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Lush Life Paperback – 14 Feb 2009

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Product details

  • Paperback: 464 pages
  • Publisher: Bloomsbury Publishing PLC (14 Feb. 2009)
  • Language: English
  • ISBN-10: 0747596778
  • ISBN-13: 978-0747596776
  • Product Dimensions: 12.9 x 2.8 x 19.8 cm
  • Average Customer Review: 3.4 out of 5 stars  See all reviews (22 customer reviews)
  • Amazon Bestsellers Rank: 89,341 in Books (See Top 100 in Books)

More About the Author

Richard Price is the author of seven novels, including Clockers, Freedomland and Samaritan. He won a 2007 Edgar Award for his writing on the HBO series The Wire.

(Photo credit: Ralph Gibson)

Product Description

Review

'Richard Price is the greatest writer of dialogue, living or dead, this country has ever produced. Wry, profane, hilarious and tragic, sometimes in a single line, Lush Life is his masterwork. I doubt anyone will write a novel this good for a long, long time' Dennis Lehane 'A gritty tale from a writer I really admire' James Patterson 'A visceral, heart-thumping portrait of New York City' New York Times 'Lush Life peels off the shiny top layer of New York to reveal the raw beating heart of the city post 9/11' Daily Mail

About the Author

Richard Price is the author of seven novels, including Clockers, Freedomland and Samaritan. He won a 2007 Edgar Award for his writing on the HBO series The Wire.

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Customer Reviews

3.4 out of 5 stars

Most Helpful Customer Reviews

3 of 3 people found the following review helpful By nigel p bird on 31 July 2012
Format: Kindle Edition Verified Purchase
Richard Price is a heavyweight of a writer that's for sure.

For the first seven rounds of Lush Life, he's out like Cassius Clay, speed and footwork, nifty combinations and power, mouth and trousers. From then on, it's more of a case of the later Ali, all rope-a-dope with the occasional flurry of brilliance (and sometimes merely a flurry).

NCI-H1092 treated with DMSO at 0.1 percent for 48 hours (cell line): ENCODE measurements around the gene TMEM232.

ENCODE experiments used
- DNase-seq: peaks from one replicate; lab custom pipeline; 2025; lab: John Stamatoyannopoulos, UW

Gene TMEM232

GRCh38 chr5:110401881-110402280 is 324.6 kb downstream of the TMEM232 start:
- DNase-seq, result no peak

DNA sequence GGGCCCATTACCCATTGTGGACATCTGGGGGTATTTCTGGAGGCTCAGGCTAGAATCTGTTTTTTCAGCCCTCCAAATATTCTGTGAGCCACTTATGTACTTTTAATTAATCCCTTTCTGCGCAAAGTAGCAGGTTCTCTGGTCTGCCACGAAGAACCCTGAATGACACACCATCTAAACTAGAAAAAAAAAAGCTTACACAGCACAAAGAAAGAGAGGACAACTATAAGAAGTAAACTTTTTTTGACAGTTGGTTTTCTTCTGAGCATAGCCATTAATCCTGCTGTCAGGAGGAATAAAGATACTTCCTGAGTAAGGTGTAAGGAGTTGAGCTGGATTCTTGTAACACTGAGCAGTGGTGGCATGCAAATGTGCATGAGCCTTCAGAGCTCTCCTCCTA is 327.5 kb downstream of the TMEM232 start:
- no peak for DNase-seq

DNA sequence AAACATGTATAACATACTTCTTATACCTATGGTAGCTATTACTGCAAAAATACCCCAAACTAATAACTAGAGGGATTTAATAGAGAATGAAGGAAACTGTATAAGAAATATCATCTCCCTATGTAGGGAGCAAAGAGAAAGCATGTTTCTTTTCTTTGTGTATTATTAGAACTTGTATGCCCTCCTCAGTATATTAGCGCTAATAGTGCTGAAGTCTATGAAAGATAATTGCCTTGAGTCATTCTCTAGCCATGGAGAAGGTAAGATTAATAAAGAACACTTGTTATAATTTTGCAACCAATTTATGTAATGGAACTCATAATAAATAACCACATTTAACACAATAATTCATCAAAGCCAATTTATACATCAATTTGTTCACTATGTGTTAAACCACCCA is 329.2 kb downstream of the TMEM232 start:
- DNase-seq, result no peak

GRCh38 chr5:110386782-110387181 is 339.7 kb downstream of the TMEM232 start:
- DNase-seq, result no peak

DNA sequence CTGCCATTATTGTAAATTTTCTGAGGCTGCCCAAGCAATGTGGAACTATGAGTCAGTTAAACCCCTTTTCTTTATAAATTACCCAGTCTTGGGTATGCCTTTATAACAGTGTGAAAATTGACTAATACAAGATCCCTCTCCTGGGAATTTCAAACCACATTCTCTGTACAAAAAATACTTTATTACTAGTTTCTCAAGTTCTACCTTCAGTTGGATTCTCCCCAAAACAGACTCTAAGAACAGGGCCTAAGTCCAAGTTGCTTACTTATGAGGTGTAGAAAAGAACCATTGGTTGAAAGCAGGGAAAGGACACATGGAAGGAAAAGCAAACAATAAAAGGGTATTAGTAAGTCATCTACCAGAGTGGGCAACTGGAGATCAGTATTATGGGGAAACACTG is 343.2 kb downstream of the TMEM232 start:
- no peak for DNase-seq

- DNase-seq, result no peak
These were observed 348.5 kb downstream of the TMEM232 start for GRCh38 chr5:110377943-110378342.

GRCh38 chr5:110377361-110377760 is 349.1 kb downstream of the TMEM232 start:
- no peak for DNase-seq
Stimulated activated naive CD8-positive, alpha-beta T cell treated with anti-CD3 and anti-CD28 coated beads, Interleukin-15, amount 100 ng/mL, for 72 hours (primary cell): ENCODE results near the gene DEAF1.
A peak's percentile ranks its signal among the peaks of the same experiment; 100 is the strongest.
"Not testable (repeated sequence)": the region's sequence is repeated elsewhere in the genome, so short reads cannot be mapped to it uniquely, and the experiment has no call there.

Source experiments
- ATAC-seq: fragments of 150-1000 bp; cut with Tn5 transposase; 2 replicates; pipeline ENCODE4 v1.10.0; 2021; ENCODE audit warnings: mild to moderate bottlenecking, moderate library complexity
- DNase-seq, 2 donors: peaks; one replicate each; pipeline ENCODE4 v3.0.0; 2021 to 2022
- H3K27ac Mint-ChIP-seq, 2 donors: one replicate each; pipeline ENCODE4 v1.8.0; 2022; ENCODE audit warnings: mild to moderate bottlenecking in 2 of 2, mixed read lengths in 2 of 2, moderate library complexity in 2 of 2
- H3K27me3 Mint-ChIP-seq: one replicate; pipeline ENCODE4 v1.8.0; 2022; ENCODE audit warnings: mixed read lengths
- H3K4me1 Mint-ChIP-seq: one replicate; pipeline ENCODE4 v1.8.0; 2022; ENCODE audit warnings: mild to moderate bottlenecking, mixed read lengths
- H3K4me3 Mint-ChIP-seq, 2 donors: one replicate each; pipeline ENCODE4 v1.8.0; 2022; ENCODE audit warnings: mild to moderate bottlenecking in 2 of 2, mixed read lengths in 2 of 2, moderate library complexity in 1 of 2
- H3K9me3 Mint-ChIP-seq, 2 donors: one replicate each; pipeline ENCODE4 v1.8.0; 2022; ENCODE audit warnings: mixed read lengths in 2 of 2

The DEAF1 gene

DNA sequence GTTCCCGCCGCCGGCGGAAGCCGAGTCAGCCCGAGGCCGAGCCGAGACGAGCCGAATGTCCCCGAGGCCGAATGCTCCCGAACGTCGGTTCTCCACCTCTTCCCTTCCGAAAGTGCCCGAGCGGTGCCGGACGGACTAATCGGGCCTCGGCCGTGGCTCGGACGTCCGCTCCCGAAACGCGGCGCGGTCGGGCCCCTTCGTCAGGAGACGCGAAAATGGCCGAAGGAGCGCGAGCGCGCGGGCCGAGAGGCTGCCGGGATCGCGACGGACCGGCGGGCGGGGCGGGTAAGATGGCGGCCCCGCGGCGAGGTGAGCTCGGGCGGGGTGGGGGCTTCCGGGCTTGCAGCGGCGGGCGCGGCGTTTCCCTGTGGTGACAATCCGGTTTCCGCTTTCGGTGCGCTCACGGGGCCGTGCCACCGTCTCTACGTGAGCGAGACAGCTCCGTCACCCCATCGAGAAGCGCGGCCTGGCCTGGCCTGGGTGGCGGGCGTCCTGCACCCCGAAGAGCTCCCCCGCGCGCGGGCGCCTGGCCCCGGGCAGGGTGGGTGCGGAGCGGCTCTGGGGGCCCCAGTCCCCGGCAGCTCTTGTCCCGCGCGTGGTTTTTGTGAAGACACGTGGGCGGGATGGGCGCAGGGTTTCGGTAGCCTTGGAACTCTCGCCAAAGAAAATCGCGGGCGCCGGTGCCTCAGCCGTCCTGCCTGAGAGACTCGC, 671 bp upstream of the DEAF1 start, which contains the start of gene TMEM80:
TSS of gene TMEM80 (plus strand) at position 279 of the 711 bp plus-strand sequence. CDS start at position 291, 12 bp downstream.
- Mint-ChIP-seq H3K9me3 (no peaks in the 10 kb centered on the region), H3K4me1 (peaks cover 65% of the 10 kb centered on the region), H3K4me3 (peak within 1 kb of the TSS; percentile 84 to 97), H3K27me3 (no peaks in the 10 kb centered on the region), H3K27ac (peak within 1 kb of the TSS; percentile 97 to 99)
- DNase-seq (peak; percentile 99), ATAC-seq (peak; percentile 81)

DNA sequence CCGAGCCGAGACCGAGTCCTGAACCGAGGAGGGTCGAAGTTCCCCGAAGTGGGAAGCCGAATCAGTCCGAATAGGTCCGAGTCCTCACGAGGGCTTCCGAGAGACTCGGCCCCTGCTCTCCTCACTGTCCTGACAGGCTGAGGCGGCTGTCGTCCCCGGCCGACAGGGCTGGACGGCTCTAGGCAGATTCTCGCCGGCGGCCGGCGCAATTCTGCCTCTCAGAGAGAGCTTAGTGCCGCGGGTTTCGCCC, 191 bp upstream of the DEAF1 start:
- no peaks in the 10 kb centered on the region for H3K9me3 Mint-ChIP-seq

Lush Life is set in Manhattan. The beginning centres upon a group of characters whose lives are soon to intertwine, each of them vividly described and full of life - full of life, that is, until one of them is shot. The fallout from the murder is huge and the police are quick to arrest the victims boss, barman Eric, on the grounds that he's been identified by two eye-witnesses.

Eric is put under immense pressure as the cops try to find the information they need. As the investigation proceeds, the locality is laid bare and explored quite beautifully.

The day-to-day of police work and cop-politics are also exposed. Loyalties are stretched. Favours called in. Relationships explored. The need for people to `become something' is analysed.

Most importantly, the interest level is maintained at a high-pitch. The descriptions are superb and the dialogue purrs.

A new dimension is introduced when the victim's father arrives in town. He falls apart as the pages turn and it's a painful thing to witness as it seems so very true to life.

So far, so very good.

Up until the point where conflicting stories to those of the eye-witnesses come into play and the resolution to that particular issue is reached I was completely involved and delighted that there was so much more of the book to enjoy.
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1 of 1 people found the following review helpful By Eileen Shaw TOP 1000 REVIEWER on 28 Oct. 2012
Format: Paperback